Dazed & Delusional: Get Real About Your Professional Strengths and Weaknesses

These five steps will lead you in the right direction

Young woman with horrified expression, posing in studio, portrait

(Image: Thinkstock)

One of the toughest decisions students and young professionals make is choosing an ideal career path. Finding that perfect career can be an exhausting battle of reality versus passion. It all takes time, research, planning and self-introspection. It’s important to assess what you are attracted to, what your life goals are and how you can be successful based on your unique skills, strengths—and even weaknesses.

Here are five steps how to make a well-informed decision:

Honestly face the not-so-great aspects of your work ethic, personality or level of experience. Identifying and assessing your skills can help you determine which you want to acquire and those you already have that need more work and development. Just as you’d keep benchmarks of success, take a look at the failures as well. It’s a good idea to get candid insight from a mentor, supervisor or industry peer or even take assessment tests to determine what you’re great at and where you could improve.

Re-examine what interests you. What are your hobbies? What types of jobs or careers have duties that appeal to you? Learning about your interests will help you identify opportunities to pursue and topics you are most naturally drawn to, making work more motivating, enjoyable, purposeful and prosperous. This can change throughout your life, so be sure to do this on a periodical basis whether it’s every year, five years or 10 years.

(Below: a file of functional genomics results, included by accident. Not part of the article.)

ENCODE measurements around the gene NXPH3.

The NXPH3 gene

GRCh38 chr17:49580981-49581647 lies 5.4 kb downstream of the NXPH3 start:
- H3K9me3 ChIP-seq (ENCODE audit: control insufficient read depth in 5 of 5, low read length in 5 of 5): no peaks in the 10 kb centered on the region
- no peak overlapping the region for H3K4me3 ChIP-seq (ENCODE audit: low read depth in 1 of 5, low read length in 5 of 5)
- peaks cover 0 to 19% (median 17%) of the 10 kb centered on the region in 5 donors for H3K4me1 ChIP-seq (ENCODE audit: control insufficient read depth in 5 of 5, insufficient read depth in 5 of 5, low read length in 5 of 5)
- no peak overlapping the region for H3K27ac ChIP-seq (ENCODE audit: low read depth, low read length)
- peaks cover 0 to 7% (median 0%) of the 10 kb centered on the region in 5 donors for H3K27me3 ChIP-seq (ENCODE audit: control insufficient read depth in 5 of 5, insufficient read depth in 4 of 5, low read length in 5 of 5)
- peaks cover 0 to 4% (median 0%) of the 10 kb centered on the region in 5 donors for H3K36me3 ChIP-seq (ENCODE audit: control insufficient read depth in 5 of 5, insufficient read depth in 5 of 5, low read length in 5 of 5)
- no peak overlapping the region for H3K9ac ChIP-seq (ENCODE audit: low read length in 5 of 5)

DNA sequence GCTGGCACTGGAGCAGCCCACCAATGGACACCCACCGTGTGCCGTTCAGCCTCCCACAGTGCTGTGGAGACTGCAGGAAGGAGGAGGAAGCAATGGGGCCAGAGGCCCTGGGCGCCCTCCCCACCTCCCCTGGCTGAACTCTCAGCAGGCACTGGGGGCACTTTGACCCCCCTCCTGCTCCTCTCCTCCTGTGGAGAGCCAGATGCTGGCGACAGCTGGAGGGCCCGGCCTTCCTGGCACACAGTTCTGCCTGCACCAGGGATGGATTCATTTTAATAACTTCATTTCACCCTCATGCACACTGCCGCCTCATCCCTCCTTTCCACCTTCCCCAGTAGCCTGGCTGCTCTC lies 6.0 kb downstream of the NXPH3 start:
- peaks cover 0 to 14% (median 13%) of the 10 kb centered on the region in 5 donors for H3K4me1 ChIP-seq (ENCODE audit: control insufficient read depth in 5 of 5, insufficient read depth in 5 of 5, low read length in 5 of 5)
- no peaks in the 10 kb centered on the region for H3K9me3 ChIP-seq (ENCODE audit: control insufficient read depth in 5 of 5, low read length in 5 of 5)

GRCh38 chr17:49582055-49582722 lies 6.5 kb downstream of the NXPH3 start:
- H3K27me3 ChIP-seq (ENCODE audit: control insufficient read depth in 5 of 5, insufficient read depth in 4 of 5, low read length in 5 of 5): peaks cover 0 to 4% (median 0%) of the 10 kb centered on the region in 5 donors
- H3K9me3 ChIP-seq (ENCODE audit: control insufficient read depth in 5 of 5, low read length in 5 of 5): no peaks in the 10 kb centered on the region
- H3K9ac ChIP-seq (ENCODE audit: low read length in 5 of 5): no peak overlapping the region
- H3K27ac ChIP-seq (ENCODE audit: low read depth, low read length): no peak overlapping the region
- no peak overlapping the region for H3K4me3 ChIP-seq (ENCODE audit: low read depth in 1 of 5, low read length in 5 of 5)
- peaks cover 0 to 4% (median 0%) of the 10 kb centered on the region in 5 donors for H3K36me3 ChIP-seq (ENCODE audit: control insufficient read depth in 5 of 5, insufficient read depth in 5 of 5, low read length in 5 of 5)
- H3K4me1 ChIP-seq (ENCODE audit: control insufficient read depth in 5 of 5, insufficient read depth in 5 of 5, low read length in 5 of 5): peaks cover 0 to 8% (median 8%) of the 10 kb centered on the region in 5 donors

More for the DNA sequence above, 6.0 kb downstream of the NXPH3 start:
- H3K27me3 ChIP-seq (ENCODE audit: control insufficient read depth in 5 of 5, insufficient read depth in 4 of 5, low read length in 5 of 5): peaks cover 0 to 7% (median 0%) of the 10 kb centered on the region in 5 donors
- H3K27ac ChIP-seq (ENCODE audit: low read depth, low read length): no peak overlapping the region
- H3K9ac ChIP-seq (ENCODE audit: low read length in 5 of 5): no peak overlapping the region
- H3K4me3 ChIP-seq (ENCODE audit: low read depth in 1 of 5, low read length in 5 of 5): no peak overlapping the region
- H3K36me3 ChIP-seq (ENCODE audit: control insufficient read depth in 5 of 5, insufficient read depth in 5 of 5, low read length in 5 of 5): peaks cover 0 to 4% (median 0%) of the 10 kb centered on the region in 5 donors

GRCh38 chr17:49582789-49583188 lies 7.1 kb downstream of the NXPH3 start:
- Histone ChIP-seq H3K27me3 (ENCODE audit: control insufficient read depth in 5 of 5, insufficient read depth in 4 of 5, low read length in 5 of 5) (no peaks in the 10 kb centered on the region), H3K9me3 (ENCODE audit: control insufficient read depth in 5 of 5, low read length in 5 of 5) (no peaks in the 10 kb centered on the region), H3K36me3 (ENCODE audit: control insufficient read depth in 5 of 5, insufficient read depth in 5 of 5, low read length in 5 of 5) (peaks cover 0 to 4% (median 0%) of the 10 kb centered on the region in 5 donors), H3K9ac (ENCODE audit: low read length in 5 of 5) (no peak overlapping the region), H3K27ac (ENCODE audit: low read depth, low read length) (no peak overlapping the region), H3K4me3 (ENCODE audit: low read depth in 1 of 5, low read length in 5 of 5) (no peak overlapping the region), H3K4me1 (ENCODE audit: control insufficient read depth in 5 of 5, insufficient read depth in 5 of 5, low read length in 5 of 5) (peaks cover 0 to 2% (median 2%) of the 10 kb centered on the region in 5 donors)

Determine your professional values. Values greatly influence the career decision-making process, professional goals and job satisfaction. Examples of values include: desire to help others, aspiration for wealth, boss inclinations, or connection to a social cause. Prioritize what’s important when it comes to your values and stick to focusing on them based on the level of priority.

Cut off any signs of woe-is-me or defeat. Remember that your search for a purposeful or fulfilling career may take some time and you might have to go down a few different roads before finding the right path. Time and self-discovery will help you identify the activities you most enjoy and that bring you true satisfaction. You may be great at one thing and a total blunder at another. That’s fine. Just learn the lesson, stay positive and move on.

Get to work on improving areas you may be weak in. Hey, maybe you aren’t the best singer right now. Get a coach. Maybe your dream is to be president one day, but you’re the shyest, least known graduate in your class. Take some public speaking courses, join some service organizations and get to networking. You’d love to work in finance but not so great with math? Get more training, get a tutor or find a new program tailored to your learning style. Or better yet, find other career in the industry that could benefit from the strong skills you do have.

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